Iran deal to cut odds of another war in Middle East, Obama tells veterans
President Obama told a national convention of military veterans in Pittsburgh that the deal to cage Iran's nuclear weapons program makes another war in the Middle East less likely.
“With this deal, we have a chance to resolve the challenge of Iran trying to get a nuclear weapon peacefully. Without it, we risk yet another conflict in the Middle East,” Obama told the Veterans of Foreign Wars National Convention in the David L. Lawrence Convention Center, Downtown.
The White House and opponents of the deal — including Republicans running for president — are ramping up their public relations battle in advance of a congressional vote on the pact.
Obama says he'll veto any attempt by Congress to scuttle the deal, in part because other countries are signing on to it, which undermines U.S. leverage.
The United Nations Security Council voted unanimously Monday to accept the deal's terms, which include lifting economic sanctions on Iran in exchange for international oversight of its nuclear facilities.
“With this deal, if Iran cheats, sanctions snap back on. Without a deal, the sanctions unravel,” Obama said.
Critics contend that the oversight allows Iran too many opportunities to hide an illicit weapons program and that in 10 to 15 years, when many of the deal's terms expire, Tehran will be better prepared to build a nuclear bomb.
Groups led by Democrats and Republicans have formed to organize opposition to the deal and pressure Congress to reject it. But Obama pointed out that many who oppose the deal “are the same folks who were so quick to go to war in Iraq and said it would take a few months.”
“Instead of rushing into another conflict, I believe that sending our sons and daughters into harm's way must always be a last resort, and that before we put their lives on the line, we should exhaust every alternative,” Obama said in the biggest applause line of a 30-minute speech.
The address marked Obama's 29th visit to Pennsylvania and his first public acknowledgment of a deadly Legionnaires' disease outbreak at the Veterans Affairs Pittsburgh Healthcare System. The outbreak killed at least six veterans and infected at least 16 others.
The VA and Centers for Disease Control and Prevention said the outbreak began in February 2011 and ended in November 2012. But a Tribune-Review investigation uncovered water samples that showed alarmingly high levels of Legionella bacteria in the hospitals' water systems dating to at least 2007. The investigation found several veterans who likely contracted the disease at the hospital before the outbreak's ostensible beginning but were never told about it.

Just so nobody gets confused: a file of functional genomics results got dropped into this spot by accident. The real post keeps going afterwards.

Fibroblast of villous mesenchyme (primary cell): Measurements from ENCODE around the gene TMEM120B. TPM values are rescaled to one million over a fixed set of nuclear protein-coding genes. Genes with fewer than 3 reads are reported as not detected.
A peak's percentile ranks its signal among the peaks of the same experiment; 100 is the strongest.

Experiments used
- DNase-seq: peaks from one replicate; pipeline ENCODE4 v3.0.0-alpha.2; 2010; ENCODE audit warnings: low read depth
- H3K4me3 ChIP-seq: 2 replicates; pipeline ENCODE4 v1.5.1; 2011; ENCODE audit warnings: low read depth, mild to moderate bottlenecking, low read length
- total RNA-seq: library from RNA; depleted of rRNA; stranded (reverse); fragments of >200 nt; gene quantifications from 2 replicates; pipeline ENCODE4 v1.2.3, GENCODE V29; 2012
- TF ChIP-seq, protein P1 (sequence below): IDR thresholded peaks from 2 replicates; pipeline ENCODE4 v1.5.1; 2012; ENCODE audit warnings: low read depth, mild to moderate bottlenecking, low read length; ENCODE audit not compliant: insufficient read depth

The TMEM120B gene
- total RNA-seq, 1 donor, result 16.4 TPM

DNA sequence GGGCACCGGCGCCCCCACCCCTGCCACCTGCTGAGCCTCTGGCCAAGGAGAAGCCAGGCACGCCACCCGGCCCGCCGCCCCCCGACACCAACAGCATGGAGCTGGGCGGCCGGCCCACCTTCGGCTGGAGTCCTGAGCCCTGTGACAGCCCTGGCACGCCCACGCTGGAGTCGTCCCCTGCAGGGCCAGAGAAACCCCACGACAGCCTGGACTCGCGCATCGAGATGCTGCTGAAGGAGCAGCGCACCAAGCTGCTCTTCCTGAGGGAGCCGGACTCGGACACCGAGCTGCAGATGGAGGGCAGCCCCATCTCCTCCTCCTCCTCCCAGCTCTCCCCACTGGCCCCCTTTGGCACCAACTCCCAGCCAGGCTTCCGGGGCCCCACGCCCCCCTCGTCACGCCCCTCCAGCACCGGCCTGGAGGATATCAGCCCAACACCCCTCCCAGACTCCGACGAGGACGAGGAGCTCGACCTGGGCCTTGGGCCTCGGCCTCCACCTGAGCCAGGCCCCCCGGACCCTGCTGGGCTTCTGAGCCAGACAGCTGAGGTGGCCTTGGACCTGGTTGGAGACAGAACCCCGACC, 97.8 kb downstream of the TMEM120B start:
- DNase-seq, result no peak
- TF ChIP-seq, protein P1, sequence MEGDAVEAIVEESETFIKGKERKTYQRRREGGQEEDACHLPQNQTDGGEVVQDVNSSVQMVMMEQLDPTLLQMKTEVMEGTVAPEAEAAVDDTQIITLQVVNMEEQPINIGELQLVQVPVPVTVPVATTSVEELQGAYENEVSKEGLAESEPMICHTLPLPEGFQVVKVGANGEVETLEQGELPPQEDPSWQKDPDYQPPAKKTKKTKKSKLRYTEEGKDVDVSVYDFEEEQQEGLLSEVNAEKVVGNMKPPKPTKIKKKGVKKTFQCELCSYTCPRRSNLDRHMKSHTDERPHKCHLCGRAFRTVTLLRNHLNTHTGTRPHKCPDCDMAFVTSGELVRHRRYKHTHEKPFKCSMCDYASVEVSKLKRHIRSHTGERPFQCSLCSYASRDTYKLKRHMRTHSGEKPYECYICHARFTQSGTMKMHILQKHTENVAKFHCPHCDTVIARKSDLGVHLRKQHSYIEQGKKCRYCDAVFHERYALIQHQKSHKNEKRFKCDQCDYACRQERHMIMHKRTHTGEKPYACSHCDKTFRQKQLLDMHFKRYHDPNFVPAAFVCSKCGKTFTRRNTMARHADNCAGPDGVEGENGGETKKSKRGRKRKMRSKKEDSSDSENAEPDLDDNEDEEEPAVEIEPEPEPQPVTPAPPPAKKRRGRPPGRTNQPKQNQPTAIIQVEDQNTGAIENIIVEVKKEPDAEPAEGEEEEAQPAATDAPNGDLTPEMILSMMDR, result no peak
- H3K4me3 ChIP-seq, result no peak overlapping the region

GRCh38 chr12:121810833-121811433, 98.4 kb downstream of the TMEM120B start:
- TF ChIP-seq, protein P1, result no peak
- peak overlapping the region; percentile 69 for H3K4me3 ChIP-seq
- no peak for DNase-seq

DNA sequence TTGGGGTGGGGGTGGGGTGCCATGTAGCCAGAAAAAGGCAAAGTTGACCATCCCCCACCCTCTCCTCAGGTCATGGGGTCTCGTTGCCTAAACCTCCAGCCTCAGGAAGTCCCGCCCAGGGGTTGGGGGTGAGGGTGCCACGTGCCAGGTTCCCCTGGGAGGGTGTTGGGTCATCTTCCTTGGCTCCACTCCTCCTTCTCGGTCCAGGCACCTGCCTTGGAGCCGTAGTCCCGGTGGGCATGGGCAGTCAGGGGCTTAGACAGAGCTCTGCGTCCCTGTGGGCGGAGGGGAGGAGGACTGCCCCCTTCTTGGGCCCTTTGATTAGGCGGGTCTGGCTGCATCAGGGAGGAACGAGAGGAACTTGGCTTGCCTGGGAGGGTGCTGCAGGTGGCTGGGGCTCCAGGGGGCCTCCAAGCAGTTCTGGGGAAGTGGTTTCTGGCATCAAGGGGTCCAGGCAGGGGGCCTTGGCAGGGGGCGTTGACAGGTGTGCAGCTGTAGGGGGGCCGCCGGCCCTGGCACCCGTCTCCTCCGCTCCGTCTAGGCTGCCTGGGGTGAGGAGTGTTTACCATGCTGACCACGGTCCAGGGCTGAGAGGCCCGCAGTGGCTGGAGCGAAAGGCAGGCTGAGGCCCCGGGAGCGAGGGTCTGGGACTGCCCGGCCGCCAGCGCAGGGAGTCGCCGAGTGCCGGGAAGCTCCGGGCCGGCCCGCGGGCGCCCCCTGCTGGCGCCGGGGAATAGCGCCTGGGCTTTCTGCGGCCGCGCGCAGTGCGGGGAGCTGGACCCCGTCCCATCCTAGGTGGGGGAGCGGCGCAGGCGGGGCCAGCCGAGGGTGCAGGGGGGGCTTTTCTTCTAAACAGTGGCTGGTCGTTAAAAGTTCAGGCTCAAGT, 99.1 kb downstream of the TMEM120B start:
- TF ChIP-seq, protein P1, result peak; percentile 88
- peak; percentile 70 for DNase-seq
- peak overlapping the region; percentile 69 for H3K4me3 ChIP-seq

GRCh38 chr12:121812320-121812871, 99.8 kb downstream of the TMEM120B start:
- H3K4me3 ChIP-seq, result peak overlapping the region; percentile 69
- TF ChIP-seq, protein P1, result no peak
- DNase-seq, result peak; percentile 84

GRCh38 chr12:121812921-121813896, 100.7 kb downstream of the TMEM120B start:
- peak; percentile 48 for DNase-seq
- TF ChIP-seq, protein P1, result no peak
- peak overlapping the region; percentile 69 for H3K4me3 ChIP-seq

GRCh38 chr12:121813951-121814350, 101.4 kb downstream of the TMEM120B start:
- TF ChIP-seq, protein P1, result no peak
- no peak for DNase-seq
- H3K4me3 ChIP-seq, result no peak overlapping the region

“That was a tragedy, and whenever there are any missteps, there is no excuse. So our hearts go out to the families of those who lost loved ones,” Obama said.
The VA fired former Pittsburgh director Terry Gerigk Wolf for her role in the outbreak, Obama noted. Investigations into the outbreak prompted a nationwide overhaul of VA regulations for Legionella prevention, as well as a federal law and VA policy change requiring hospitals to report disease outbreaks to state health authorities.
“The safety measures now in place are some of the strongest in the nation, and patient safety is a top priority at VA hospitals because we have to prevent anything like that from ever happening again,” Obama said.
Despite improvements, paid for with billions of taxpayer dollars, problems within the nation's largest health care system remain, Obama acknowledged. A year since the previous VA secretary resigned over a nationwide scandal involving secret waiting lists for veterans, the system continues to struggle with an aging population of veterans from previous wars and a surge in new veterans who were deployed in Iraq and Afghanistan.
“You put it all together and, in some places, wait times are higher than they were last year,” Obama said. “So I want you to know I'm still not satisfied. (VA Secretary) Bob (McDonald) is not satisfied.”
Nor was Terry Guthrie, 42, of Orlando, an Army veteran of Iraq who said the system remains rife with problems.
“(Obama) is a politician; he lies. I don't believe nothing he says,” Guthrie said.
But Steve Mason, 74, of Baltimore said the system is “faster now so you don't have to wait like you used to.”
“So many veterans had given up on the VA, but I think the president and the new (VA) secretary are starting to turn it around,” said Mason, an Army Green Beret who served in Vietnam and has post-traumatic stress disorder.
Obama's speech coincided with his order to lower flags to half-staff in honor of four Marines and one sailor killed Thursday in a shooting rampage in Chattanooga, Tenn.
Obama eulogized the victims — Gunnery Sgt. Thomas Sullivan, Lance Cpl. Squire “Skip” Wells, Staff Sgt. David Wyatt, Sgt. Carson Holmquist and Petty Officer Randall Smith — at the close of his speech, quoting their families, friends and comrades.
“We endure because the freedoms and values you protected are now defended by a new generation, Americans just like our five patriots who gave their lives in Chattanooga,” he said. “As a grateful nation, we must stand up for them and honor them now and forever.”
Mike Wereschagin is a Trib Total Media staff writer. Reach him at 412-320-7900 or email@example.com. Staff writer Tom Fontaine contributed.